Tricia kicked off the blogging about my cancer journey with this post on her blog: http://englishmajoryoudothemath.blogspot.com/2017/01/curve-balls.html
Contents, in her voice:
I’ve heard that saying that life throws you curve balls every once in a while – oftentimes when something unwanted occurs and you have to stand strong to face it. We’ve just been pitched one of the shittiest curve balls…
On Monday this week Markus was admitted to Abbott Northwestern Hospital. He is doing well, but as of Wednesday he was diagnosed with acute promyelocytic leukemia (APL). As you can imagine, this is devastating news to us. We are taking it in stride, one moment at time, one day at a time. Our doctor has told us that APL is very treatable and treatment has an 80-85% success rate with treatment. Treatment is underway and he is being monitored very carefully along the way to ensure that things go well. I will explain more about his treatment down below.
Background/how we got here: After reporting low energy and getting easily fatigued for a couple of weeks, Markus went to the doctor on Monday to see what was going on. We learned that his hemoglobin was low and it was suspected that he had internal bleeding – possibly due to an ulcer. He was sent to the hospital for admittance and for a blood transfusion. At the ER we learned that all of his blood counts were low – hemoglobin, white blood cells, and platelets – all severely low. When further tests showed that it wasn’t an internal bleed, they recommended a bone marrow biopsy. The biopsy was done on Tuesday morning. By Wednesday afternoon we had our diagnosis.
Treatment has started already. On Wednesday he was given a preliminary drug to prevent any side effects from the form of chemo treatment that he’ll begin on Thursday. It is a less invasive and least toxic form of chemo. It is called All-trans ketonic acid (ATRA). It’s a chemotherapy drug in pill form. Our doctor said that ATRA paired with arsenic trioxide (ATO), which is another chemo drug, has proven to be very successful in curing this disease.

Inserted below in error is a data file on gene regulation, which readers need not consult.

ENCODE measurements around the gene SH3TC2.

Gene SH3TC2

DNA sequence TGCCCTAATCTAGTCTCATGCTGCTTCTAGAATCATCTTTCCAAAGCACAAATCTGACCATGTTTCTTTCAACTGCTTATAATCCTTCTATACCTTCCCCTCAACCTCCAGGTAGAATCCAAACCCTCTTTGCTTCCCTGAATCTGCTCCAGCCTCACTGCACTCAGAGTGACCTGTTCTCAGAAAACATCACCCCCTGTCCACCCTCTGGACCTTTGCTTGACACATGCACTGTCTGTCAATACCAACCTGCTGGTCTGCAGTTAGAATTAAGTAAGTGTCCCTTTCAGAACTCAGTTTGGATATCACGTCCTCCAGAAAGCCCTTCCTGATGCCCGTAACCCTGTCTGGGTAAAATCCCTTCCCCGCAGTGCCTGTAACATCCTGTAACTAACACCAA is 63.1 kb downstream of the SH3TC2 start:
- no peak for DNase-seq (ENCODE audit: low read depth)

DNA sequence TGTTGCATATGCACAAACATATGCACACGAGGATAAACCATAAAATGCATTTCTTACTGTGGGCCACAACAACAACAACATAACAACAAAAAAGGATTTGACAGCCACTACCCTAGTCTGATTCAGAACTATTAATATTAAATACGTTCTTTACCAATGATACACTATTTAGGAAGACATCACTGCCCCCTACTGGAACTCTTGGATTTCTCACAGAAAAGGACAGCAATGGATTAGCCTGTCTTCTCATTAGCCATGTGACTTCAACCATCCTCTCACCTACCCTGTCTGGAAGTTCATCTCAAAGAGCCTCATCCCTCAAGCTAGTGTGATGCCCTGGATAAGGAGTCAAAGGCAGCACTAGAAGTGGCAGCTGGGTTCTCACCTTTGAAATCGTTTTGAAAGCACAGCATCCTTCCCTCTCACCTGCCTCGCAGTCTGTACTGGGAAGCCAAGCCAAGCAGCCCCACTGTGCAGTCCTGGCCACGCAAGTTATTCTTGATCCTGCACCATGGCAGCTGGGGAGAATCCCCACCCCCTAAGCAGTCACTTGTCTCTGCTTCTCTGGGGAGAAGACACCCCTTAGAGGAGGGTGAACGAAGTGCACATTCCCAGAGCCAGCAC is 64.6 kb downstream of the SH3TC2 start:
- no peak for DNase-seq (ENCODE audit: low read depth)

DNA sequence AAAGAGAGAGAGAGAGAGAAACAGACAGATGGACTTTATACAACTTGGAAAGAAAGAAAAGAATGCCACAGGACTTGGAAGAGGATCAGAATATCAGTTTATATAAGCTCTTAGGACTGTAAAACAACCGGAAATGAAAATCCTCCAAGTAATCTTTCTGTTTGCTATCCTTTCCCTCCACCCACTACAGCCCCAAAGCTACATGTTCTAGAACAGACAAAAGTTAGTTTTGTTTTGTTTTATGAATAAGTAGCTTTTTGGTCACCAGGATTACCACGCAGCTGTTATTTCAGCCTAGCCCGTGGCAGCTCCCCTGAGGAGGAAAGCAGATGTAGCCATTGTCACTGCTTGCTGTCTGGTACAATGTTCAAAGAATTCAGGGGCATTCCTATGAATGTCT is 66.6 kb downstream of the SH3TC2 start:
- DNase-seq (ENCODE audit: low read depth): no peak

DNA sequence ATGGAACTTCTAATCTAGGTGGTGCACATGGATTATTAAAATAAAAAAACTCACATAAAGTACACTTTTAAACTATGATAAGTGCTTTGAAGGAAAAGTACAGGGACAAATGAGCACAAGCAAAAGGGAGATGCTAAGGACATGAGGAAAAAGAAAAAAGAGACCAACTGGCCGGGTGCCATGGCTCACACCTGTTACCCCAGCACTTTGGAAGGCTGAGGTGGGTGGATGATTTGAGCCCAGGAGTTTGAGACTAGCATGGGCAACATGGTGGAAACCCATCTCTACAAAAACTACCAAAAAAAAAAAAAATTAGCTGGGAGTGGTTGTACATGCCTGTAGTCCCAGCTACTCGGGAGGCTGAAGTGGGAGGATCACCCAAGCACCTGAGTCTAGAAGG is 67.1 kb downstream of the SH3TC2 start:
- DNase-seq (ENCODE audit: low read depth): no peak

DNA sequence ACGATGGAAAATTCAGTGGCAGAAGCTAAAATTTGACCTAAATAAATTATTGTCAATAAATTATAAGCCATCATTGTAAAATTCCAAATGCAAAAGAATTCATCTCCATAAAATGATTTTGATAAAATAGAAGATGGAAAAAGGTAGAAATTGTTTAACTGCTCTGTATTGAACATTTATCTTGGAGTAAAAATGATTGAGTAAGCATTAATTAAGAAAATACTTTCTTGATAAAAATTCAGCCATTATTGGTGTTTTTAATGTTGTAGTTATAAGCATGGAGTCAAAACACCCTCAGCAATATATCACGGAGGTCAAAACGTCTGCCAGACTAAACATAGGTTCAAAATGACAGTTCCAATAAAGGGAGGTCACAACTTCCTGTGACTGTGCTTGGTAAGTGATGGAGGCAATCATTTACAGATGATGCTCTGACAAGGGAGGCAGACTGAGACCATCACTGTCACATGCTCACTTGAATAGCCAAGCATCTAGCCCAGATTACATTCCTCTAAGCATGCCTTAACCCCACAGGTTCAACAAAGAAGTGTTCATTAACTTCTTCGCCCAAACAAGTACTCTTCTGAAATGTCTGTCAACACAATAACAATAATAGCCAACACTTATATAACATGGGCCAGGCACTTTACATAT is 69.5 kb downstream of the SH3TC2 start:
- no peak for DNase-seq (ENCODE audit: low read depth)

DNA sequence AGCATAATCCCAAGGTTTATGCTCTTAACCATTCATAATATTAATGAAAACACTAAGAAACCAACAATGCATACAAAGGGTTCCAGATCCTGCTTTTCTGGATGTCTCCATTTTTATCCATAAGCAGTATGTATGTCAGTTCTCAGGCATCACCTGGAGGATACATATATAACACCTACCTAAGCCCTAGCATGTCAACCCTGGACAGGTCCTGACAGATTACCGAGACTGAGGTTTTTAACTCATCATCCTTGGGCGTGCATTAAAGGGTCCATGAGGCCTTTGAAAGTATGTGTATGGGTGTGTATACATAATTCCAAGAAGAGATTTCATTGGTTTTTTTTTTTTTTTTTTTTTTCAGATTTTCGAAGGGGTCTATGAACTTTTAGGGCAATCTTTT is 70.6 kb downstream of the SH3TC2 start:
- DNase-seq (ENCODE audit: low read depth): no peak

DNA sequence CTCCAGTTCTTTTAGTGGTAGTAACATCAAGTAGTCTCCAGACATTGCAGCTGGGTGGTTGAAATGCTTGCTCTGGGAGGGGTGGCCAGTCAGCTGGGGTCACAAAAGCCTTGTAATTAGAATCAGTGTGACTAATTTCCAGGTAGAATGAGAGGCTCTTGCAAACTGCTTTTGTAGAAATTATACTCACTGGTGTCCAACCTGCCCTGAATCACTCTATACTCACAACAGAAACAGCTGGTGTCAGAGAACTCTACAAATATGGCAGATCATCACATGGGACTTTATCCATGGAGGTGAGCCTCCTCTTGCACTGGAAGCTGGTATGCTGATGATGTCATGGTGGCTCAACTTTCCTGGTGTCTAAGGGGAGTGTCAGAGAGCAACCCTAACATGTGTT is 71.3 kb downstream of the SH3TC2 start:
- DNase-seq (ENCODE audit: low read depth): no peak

Treatment will be administered in phases – induction phase, consolidation phase, and maintenance phase. Markus is currently in the induction phase. He will continue to to get fluids, platelets, and blood transfusions from time to time. Once he is stabilized, then he will enter the consolidation phase of treatment that will help to keep him stable and get him to the maintenance phase. The induction and consolidation phases can be as long as a few weeks (say a month or so) and then the maintenance phase can be a couple of years.
From what we have heard from the doctors and nurses, although this is very rare, the few cases that they have seen have all had very successful outcomes. This is encouraging, and so we remain optimistic and will fight our hardest to beat this back. Markus is in good spirits and is very positive.
We welcome any help and support that you are willing/able to lend while we focus on Markus’ health. Our dear friend Clare Nieto has put together a care calendar for us. Let me know if you interested in helping out and I will share that calendar with you. Otherwise, Markus welcomes visits (send him (or me) a quick text to see if/when he is up for a visit), jokes, and moral support. He is at Abbott Northwestern Hospital in the East building in room E3065. You can also reach him by cell phone.
Please note that he is in the oncology wing now and there are a few restrictions for visitors. As of today (Friday), he has contracted influenza because of his compromised immune system. He is being treated for it. If you have not had the flu shot this year, it is recommended that you stay away. If you do get the flu shot, please wait until it is effective before you visit. If you have any symptoms of a respiratory illness, please stay away until you are well (at least three days symptom-free). You are encouraged to wear a face mask and foam in and out when you enter and leave his room. No coats/jackets in his room – you’ll have to leave your coat in the hall. No plants, flowers, or balloons. No fruits.
Thank you all for your love, friendship, and support – every little bit of it helps us to stand strong.